Commentary:  There was a long history of fires on the Cuyahoga—by one count a total of 13 with the first occurring in 1868. Other fires of note occurred in 1868, 1883, 1887, 1912, 1922, 1936, 1941, and 1948. A relatively minor fire on June 22, 1969 was reported nationwide and became part of the impetus for passing the Clean Water Act in 1972.

June 22, 1969: Fire on the Cuyahoga River…Again

Cuyahoga River Catches Fire…Again

June 22, 1969: The June 22, 1969 fire on the Cuyahoga is the “seminal” event in the history of water pollution control in America, helping to spur the growth of the environmental movement and the passage of national environmental legislation. “Never before had an image so thoroughly driven home the deteriorating plight of our nation’s waterways,” one environmental group explained on the fire’s thirtieth anniversary. “The burning river mobilized the nation and became a rallying point for passage of the Clean Water Act.”17 Despite its national importance as a symbol of environmental decline, the 1969 fire on the Cuyahoga was a relatively minor story in Cleveland at the time.18 For northeast Ohio, and indeed for many industrialized areas, burning rivers were nothing new, and the 1969 fire was less severe than prior Cuyahoga conflagrations. It was a little fire on a long-polluted river already embarked on the road to recovery.

Reference: Adler, Jonathan H. “Fables of the Cuyahoga: Reconstructing a History of Environmental Protection.” Fordham Environmental Law Journal. 14 (2003): 89-146.

Commentary: There was a long history of fires on the Cuyahoga—by one count a total of 13 with the first occurring in 1868. Other fires of note occurred in 1868, 1883, 1887, 1912, 1922, 1936, 1941, 1948, and in 1952.

February 2, 1918: Sewage Plant Completion in Cleveland and Water Waste Survey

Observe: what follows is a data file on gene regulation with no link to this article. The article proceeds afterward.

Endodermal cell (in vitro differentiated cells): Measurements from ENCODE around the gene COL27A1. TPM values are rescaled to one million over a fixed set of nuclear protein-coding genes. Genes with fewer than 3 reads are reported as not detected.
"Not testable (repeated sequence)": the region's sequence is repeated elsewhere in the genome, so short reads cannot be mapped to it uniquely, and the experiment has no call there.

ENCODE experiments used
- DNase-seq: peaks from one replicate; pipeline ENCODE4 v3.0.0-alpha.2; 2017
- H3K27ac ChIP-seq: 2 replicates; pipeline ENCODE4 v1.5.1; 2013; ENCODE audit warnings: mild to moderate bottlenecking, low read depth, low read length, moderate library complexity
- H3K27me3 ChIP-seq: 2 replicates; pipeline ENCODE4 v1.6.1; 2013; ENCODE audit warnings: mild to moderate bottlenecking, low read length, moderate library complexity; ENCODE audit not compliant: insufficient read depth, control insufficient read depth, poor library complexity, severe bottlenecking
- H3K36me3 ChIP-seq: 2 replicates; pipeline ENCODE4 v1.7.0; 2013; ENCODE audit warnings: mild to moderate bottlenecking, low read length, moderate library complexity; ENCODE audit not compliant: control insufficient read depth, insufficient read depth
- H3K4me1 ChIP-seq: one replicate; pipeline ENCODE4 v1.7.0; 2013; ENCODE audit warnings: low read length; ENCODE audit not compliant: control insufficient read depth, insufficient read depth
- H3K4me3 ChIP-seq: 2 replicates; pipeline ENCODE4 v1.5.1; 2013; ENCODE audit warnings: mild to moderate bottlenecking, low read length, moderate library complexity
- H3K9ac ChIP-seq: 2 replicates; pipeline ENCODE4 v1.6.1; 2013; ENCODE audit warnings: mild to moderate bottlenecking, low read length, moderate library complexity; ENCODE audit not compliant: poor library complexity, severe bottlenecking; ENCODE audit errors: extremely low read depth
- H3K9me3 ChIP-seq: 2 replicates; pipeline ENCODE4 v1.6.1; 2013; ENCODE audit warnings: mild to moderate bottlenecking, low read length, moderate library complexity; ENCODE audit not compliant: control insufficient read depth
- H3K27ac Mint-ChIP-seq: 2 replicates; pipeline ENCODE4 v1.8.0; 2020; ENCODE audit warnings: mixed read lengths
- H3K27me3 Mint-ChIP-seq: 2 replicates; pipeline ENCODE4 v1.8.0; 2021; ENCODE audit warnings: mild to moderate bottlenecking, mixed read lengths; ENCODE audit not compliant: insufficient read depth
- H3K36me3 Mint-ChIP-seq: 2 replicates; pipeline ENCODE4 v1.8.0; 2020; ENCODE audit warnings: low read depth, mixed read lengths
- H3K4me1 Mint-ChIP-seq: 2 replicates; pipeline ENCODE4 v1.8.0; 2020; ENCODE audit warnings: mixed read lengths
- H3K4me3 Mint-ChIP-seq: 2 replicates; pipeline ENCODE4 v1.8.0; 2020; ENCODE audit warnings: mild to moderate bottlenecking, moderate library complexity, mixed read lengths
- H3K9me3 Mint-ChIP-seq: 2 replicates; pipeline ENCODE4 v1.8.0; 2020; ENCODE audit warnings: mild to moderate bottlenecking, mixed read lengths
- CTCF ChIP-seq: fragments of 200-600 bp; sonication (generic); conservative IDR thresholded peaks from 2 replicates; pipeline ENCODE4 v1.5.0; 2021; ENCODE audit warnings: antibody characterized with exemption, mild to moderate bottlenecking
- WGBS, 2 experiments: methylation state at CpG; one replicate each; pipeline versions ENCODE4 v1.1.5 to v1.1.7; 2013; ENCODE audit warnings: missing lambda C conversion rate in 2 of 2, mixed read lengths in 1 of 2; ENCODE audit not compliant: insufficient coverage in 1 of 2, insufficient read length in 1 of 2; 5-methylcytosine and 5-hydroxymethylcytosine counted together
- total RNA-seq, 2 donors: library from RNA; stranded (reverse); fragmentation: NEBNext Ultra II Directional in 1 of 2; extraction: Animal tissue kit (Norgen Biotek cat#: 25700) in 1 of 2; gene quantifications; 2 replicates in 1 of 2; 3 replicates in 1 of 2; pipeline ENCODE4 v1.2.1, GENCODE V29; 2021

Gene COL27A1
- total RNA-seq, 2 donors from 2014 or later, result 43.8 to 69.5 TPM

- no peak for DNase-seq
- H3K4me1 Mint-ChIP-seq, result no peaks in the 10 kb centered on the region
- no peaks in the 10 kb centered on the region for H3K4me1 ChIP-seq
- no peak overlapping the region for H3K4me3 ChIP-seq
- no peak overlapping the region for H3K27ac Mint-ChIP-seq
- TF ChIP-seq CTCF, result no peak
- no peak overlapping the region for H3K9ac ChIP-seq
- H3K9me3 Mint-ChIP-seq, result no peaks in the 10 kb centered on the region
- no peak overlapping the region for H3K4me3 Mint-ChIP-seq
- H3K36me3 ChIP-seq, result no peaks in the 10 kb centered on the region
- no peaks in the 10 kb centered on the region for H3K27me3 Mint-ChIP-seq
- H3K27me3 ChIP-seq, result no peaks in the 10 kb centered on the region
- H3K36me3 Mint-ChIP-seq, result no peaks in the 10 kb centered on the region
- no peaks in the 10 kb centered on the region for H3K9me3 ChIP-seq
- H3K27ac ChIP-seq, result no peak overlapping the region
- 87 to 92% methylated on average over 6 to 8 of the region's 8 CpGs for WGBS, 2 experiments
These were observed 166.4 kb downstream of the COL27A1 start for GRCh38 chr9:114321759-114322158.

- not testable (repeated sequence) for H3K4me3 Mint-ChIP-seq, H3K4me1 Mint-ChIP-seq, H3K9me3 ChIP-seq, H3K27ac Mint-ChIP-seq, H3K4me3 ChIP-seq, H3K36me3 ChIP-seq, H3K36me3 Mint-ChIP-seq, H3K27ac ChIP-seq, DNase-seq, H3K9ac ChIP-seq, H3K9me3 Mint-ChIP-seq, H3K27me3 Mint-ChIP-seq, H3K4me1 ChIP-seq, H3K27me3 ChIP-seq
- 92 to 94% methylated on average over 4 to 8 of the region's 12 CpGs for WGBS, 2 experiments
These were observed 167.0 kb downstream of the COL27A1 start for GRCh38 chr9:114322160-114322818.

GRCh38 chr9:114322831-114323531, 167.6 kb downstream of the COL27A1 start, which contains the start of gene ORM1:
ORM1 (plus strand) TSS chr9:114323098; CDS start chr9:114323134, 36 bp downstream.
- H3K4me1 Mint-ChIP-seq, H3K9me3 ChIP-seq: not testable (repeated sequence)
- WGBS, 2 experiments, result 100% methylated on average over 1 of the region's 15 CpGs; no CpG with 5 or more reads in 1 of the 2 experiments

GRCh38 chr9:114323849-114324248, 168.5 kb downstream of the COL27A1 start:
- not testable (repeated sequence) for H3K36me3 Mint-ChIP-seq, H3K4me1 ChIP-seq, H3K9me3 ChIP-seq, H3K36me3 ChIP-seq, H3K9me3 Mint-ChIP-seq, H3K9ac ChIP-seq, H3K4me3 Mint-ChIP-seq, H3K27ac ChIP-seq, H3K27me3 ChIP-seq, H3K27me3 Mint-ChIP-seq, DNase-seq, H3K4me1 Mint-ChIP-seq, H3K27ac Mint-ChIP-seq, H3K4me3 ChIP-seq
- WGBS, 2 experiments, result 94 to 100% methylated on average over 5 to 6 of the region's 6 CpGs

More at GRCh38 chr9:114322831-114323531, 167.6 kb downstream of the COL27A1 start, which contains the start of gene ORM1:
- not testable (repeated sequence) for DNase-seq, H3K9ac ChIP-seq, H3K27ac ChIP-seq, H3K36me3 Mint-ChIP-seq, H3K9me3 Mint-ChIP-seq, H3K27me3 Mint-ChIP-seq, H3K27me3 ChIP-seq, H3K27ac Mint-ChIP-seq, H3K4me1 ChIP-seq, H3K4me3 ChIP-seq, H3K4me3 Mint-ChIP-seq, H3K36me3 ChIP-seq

Cuyahoga River Catches Fire...Again

Cuyahoga River Catches Fire…Again

February 2, 1918: Municipal Journal article. Ask Time Extension for Sewage Plant Completion. Cleveland, O. The city council has passed resolutions asking the state department of health for an extension of time in which to complete plants built to prevent the pollution of Lake Erie and Cuyahoga river. The state health department had ordered the city to install sewage works for preventing the pollution of the lake before Feb. 13, 1918. The city has already spent and has contracted for the expenditure of more than $700,000 for the construction of sewers and treatment works in accordance with the order. Because of delay in determining the legal status of a recent act of the legislature, which permitted the raising of the necessary funds authorized at a recent election and of much time consumed by necessary studies and investigations, the city asks extension of time until Feb. 13, 1920. In the case of the Cuyahoga river, the city had been originally ordered to stop pollution by July 1, 1915, and had then had the time extended to July 1, 1917, but now it requests a further extension until July 1, 1920.

Commentary: The reader may recall that we have marked several occasions when the Cuyahoga River caught fire due to the wastes dumped into it. Controlling sewage discharges did not fix all of the river’s problems.

Worker conducting leak survey

Worker conducting leak survey

February 2, 1918: Municipal Journal article. To Complete Water-Waste Survey. Buffalo, N. Y.-On the recommendation of commissioner Kreinheder council has authorized a complete survey of the city’s water waste at a cost of about $44,000. The Pitometer Company of New York is to do .the work along the plans followed by it in a partial survey made some time ago. George C. Andrews, water commissioner, estimates that the survey will result in an annual saving of $80,000 in coal bills and of about $40,000 in wages. The city has been divided into ten districts for the purposes of this survey, one of which has been covered. Two others will be completed in the spring.

Commentary: Founded in 1897, the Pitometer Company (Associates) was in business for 99 years and helped cities save untold billions of gallons of water. In 1996, Severn Trent Environmental Services, Inc. acquired Pitometer Associates, Inc.

Reference: Municipal Journal. 1918. 46:5(February 2, 1918): 98.